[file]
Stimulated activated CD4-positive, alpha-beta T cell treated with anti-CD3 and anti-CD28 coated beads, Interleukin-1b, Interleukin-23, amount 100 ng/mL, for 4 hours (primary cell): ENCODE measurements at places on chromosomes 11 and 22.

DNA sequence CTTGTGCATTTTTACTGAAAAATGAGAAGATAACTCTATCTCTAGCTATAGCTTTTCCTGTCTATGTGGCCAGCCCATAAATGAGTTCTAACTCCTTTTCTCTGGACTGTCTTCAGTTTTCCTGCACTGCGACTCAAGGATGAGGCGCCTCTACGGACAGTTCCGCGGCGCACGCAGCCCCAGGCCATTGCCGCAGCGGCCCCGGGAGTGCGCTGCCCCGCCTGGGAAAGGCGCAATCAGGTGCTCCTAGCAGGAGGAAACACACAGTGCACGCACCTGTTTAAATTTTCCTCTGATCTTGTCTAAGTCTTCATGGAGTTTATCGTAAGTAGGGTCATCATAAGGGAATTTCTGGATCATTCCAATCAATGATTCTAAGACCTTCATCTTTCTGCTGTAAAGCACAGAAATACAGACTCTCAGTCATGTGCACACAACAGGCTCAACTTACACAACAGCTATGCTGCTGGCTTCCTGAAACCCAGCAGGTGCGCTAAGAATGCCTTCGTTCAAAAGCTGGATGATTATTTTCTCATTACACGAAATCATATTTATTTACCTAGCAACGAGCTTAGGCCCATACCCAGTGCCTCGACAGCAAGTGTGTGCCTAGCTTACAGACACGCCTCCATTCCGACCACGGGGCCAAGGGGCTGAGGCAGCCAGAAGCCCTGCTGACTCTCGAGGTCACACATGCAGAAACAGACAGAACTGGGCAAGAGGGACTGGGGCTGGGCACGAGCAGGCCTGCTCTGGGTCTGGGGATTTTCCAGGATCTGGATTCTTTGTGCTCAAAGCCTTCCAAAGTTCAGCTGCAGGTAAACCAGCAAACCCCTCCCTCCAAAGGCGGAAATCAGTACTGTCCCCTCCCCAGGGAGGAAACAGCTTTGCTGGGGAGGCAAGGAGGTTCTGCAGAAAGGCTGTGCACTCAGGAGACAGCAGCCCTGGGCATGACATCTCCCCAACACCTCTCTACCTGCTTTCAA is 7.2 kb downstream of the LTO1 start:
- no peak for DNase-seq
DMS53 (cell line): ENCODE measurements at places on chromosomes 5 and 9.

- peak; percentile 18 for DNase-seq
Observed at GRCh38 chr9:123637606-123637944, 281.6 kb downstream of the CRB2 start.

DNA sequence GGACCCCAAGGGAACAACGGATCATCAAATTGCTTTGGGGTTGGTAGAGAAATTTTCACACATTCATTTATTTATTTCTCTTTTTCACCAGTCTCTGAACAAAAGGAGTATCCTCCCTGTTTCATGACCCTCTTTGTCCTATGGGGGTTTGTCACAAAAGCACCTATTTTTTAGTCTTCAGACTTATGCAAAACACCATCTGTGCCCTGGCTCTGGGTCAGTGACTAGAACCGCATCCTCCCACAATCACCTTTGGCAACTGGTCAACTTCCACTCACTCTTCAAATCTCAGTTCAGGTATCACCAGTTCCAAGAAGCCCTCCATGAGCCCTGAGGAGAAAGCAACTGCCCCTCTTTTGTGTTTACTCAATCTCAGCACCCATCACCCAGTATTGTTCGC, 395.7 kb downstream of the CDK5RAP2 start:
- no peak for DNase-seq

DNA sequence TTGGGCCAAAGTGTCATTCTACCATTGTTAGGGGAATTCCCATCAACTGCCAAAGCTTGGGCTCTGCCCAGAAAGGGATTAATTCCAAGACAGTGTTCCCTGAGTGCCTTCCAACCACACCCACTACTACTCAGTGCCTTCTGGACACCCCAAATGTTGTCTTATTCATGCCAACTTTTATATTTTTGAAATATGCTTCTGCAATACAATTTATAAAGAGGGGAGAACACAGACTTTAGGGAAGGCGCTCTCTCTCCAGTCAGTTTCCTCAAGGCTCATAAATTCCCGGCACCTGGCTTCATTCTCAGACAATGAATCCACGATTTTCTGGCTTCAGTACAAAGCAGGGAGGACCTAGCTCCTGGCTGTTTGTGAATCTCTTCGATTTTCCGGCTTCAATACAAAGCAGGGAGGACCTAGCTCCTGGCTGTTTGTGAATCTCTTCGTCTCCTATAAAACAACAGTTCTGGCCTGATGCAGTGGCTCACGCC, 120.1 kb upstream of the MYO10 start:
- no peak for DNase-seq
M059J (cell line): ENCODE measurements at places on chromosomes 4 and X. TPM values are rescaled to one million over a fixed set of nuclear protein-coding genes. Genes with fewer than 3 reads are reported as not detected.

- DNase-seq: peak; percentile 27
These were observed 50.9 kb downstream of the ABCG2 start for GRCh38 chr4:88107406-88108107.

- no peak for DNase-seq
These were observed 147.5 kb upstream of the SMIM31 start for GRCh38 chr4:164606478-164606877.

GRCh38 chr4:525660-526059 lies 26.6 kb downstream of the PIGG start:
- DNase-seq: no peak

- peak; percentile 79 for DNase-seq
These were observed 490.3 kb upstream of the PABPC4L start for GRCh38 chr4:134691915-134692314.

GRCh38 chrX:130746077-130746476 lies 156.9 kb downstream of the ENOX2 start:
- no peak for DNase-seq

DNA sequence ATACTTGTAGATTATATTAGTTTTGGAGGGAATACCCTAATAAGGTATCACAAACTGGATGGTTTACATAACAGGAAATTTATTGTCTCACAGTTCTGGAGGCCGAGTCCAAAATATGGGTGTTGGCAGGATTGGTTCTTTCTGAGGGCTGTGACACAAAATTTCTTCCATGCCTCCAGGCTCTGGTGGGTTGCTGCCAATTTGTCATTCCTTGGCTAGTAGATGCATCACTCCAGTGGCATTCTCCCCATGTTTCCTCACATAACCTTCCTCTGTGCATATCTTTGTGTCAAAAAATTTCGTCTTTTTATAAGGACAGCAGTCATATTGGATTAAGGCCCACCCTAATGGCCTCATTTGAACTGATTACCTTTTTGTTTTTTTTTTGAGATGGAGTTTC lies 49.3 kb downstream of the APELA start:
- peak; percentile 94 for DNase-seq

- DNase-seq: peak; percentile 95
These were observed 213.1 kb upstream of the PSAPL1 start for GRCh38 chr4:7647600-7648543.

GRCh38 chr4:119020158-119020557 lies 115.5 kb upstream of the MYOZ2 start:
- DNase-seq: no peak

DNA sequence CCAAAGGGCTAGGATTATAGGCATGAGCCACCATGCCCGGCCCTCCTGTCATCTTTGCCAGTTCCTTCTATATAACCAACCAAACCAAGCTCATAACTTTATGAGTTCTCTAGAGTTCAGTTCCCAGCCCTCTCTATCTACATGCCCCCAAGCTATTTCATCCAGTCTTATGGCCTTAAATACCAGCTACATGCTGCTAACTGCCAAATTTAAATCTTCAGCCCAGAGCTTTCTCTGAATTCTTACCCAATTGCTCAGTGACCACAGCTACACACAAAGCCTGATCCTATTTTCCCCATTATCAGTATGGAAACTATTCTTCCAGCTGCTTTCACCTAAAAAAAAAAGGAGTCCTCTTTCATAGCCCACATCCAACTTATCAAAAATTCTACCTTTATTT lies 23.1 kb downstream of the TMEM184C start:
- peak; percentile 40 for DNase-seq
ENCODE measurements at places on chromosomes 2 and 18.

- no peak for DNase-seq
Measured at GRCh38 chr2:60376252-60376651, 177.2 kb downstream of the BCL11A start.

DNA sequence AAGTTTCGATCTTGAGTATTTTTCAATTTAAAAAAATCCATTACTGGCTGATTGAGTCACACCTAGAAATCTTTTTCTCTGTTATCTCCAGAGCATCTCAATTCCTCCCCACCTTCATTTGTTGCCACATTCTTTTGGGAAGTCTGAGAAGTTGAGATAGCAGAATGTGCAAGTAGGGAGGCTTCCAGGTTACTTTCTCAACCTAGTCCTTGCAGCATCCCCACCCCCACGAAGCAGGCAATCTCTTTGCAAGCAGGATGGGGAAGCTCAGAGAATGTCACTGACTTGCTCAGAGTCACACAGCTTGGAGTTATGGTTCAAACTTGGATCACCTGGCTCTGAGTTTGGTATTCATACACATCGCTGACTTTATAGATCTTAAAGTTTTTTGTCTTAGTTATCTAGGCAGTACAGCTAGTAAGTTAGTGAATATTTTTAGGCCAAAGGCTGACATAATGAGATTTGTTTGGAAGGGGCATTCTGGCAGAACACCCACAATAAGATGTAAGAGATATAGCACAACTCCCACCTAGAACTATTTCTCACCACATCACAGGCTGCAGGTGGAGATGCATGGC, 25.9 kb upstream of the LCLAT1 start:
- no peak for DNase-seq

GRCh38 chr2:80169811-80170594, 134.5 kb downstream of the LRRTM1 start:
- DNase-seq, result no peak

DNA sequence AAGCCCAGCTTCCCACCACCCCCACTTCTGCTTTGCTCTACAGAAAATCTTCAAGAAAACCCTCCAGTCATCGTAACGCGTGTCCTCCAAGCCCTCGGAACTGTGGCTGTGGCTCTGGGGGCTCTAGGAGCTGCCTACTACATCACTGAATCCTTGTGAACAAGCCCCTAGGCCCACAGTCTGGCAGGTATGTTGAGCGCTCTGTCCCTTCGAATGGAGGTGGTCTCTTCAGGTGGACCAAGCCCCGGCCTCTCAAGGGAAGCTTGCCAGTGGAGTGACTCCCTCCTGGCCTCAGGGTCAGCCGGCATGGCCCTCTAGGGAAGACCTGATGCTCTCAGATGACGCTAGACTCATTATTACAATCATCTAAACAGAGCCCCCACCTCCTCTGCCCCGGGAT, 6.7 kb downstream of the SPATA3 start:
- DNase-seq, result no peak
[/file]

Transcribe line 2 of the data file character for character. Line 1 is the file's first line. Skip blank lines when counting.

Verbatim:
DNA sequence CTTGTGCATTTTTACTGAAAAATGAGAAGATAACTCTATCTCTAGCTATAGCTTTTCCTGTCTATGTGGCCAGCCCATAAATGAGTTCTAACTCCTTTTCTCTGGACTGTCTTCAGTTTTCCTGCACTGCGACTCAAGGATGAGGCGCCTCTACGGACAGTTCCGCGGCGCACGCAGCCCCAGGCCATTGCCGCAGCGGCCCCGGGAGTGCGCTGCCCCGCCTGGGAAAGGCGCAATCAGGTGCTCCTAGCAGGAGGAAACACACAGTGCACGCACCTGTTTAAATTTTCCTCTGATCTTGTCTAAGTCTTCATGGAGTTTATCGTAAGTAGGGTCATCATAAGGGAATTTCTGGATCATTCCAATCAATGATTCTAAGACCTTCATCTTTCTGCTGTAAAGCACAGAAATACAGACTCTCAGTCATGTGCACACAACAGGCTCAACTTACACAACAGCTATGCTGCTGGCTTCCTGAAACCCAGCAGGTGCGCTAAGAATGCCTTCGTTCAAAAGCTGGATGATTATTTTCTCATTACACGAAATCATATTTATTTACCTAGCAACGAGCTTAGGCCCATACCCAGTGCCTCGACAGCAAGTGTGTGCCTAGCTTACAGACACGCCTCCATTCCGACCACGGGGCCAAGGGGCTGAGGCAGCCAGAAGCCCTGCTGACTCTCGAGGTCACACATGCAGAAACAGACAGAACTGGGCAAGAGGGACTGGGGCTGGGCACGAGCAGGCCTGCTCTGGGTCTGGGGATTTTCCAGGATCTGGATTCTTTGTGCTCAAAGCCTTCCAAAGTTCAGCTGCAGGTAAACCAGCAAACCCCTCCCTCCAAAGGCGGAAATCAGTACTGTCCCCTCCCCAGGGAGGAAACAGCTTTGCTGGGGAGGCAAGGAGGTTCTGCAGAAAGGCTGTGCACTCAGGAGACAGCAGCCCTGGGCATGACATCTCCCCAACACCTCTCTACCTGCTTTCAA is 7.2 kb downstream of the LTO1 start: